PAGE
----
Action 3: Friends and family
Who you associate with is another action that affects positivity. Granted, we don't choose our family, but we can choose our friends. It's difficult, but you might find an instance where you need to release a friend to the wild because they're simply too negative.
As for family, if you find yourself sinking in negative energy, your best option is to try and combat it with some positive force. Be the beacon of positivity that helps others — all parties involved benefit.
Why people struggle to be positive
Knowing what affects our positivity and how to control it is half the battle. We're conditioned at an early age to use more of a negative gas tank than positive.
Our media consumption doesn't help. Just think about the news: How much time is spent on negative stories as opposed to positive? Add in the dark depths of social media, and we have a recipe for infinite negativity. We have to work harder to be positive.
Then there's toxic positivity, or what I also like to call "see-through" positivity. An example: telling a grieving person to "look on the bright side," or instructing someone struggling with depression that they just need to "think positive thoughts." Disingenuous and unconstructive. Positivity must be treated authentically in order to stick around.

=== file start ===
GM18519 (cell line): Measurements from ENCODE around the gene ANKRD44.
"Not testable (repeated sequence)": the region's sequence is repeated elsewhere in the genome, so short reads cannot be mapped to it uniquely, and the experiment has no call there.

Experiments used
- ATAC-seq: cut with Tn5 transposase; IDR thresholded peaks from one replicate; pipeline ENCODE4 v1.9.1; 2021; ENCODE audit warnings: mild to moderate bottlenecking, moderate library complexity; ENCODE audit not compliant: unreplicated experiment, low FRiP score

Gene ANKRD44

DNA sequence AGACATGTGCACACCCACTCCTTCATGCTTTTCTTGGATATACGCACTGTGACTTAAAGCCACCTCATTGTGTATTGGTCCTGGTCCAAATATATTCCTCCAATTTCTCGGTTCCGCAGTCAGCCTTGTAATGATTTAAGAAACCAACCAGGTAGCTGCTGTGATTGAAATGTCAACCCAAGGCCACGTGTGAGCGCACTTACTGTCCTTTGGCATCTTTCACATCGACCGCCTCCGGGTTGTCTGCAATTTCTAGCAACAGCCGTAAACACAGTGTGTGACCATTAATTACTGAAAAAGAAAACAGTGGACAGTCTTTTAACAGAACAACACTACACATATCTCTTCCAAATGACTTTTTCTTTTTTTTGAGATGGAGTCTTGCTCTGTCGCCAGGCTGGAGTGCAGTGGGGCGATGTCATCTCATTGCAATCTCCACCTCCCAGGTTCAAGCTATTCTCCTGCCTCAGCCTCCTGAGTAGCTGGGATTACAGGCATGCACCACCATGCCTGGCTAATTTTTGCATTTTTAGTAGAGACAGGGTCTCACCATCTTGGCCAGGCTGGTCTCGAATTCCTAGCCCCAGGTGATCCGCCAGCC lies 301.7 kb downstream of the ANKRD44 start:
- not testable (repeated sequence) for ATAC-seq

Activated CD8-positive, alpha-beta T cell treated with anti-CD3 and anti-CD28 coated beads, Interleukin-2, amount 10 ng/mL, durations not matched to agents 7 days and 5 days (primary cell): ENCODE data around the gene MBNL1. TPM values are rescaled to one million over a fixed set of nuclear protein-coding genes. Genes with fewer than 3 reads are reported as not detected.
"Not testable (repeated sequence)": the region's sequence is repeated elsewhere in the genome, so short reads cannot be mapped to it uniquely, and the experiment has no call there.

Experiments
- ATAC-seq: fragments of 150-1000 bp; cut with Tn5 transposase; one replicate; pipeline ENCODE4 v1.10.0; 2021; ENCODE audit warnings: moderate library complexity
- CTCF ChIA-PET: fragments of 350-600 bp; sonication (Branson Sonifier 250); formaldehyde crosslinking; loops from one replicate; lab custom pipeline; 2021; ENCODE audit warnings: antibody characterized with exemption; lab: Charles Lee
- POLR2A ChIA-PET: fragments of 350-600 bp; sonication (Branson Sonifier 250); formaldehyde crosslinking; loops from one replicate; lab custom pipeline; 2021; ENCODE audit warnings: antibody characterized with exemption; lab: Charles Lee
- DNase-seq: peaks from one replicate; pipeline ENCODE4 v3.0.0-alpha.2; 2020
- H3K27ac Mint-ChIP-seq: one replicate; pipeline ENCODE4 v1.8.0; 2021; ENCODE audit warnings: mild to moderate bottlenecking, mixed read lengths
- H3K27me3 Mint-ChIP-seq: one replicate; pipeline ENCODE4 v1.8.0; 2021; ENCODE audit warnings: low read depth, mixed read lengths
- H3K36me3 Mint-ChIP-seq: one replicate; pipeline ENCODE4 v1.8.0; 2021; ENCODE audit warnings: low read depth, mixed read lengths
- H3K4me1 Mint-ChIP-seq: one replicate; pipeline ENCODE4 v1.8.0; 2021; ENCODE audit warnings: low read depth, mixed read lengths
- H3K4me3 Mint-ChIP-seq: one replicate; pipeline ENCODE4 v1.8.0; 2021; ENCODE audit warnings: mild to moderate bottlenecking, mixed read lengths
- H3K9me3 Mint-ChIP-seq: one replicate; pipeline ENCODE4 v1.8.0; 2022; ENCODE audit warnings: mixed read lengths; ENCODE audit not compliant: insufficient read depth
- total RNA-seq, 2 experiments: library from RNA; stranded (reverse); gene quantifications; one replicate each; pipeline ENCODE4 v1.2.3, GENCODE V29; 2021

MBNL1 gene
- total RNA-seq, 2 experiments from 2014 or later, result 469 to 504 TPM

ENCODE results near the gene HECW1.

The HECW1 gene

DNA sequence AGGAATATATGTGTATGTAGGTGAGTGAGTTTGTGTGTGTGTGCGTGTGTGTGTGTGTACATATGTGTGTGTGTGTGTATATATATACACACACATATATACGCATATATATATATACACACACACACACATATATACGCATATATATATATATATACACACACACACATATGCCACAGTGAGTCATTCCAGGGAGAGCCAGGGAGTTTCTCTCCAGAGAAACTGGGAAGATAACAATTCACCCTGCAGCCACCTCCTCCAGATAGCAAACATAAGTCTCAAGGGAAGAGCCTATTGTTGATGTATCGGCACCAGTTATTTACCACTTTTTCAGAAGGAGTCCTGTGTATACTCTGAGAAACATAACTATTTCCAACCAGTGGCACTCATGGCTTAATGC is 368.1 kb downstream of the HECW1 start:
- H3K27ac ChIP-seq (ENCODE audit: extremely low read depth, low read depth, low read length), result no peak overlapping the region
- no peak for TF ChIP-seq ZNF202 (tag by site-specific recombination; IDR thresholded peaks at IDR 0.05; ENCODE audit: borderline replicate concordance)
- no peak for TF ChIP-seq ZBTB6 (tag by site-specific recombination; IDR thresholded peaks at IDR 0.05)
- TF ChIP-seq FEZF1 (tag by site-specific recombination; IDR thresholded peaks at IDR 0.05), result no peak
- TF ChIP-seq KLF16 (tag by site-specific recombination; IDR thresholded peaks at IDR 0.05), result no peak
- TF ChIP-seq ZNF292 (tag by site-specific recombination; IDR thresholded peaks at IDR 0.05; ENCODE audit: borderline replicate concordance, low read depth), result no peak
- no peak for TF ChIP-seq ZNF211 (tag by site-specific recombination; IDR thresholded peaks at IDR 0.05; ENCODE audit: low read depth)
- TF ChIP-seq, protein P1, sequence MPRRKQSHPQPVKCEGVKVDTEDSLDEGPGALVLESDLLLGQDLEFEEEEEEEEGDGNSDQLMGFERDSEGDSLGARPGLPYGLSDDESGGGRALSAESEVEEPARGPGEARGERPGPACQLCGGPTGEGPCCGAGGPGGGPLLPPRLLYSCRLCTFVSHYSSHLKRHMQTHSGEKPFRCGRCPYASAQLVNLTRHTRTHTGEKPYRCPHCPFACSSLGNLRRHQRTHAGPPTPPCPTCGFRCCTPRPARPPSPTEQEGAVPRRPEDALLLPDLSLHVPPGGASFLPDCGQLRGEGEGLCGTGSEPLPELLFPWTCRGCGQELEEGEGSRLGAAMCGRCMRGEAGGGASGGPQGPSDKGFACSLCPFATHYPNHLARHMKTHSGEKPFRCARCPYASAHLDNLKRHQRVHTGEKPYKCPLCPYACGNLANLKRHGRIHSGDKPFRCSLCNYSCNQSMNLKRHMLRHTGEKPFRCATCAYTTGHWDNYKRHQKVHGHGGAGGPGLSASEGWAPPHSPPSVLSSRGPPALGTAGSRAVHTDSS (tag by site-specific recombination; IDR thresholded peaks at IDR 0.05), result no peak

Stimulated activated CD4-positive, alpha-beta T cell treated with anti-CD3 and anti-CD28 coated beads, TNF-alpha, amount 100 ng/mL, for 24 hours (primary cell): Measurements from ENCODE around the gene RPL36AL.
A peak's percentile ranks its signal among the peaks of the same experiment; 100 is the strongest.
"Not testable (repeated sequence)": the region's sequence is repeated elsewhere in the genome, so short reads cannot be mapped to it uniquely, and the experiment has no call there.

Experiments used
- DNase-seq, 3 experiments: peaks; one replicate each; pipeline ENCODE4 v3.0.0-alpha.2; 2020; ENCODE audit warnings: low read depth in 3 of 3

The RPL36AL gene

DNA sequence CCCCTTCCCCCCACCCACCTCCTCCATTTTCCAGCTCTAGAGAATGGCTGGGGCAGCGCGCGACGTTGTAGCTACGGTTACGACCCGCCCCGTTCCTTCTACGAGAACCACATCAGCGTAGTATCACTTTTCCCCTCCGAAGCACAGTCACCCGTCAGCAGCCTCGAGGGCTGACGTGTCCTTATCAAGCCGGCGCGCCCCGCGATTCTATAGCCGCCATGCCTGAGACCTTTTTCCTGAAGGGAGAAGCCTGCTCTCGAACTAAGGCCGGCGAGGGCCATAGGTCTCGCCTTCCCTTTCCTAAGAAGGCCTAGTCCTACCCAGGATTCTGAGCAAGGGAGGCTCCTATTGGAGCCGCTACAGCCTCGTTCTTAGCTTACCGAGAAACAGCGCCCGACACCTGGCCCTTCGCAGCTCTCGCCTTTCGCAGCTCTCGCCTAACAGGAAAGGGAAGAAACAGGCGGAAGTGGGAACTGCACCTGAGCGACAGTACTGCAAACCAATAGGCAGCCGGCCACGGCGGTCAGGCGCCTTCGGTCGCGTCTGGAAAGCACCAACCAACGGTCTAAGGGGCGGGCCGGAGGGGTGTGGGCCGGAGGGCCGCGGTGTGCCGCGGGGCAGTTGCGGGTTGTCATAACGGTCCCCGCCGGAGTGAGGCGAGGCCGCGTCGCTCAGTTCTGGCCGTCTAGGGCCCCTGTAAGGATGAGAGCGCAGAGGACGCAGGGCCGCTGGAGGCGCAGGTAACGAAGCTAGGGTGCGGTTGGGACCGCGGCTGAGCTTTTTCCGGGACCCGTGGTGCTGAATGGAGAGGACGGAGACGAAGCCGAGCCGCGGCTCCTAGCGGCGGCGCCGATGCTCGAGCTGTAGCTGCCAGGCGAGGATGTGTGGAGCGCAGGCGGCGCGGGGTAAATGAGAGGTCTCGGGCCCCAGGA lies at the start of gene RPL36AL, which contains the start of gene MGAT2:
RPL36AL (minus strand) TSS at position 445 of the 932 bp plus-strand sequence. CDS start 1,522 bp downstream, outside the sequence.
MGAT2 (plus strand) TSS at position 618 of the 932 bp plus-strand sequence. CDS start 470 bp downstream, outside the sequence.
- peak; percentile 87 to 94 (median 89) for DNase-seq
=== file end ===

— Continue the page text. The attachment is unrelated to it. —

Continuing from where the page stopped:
Related: How to Avoid Toxic Positivity
Simple tricks for a more positive workplace
If you're a leader looking to reignite positivity in your workplace, here are a few simple actions to take. These are small gestures (and maybe you already do them), but small gestures go a long way.
At Hennessey Digital, we have a #gratitude Slack channel that we use to start each day on the right side of the gas tank. Each team member posts something they're grateful for. Another option is to create gratitude partners and hold each other accountable.
Good tunes are total mood changers. Traditional mix tapes might be a thing of the past, but now Spotify is a haven for self-created playlists. Make one for your team or company. Get everyone involved and share across channels.
Water cooler convos
Give your team some much needed time off and de-stress with a group water cooler conversation. There's only one rule here — talk about things other than work. Learn something new about coworkers, and share something new yourself. This is another easy way to keep spirits high.
Pass on the positive energy during all-employee meetings or team huddles. Keeping the leadership team positive creates a baseline and expectation for positivity. Share two positive statements for every negative one.
Whatever you do — focus daily on your own positivity first, so that you can serve as a positivity paragon for others. As you take active steps in being positive, you'll watch the world turn into a more positive place!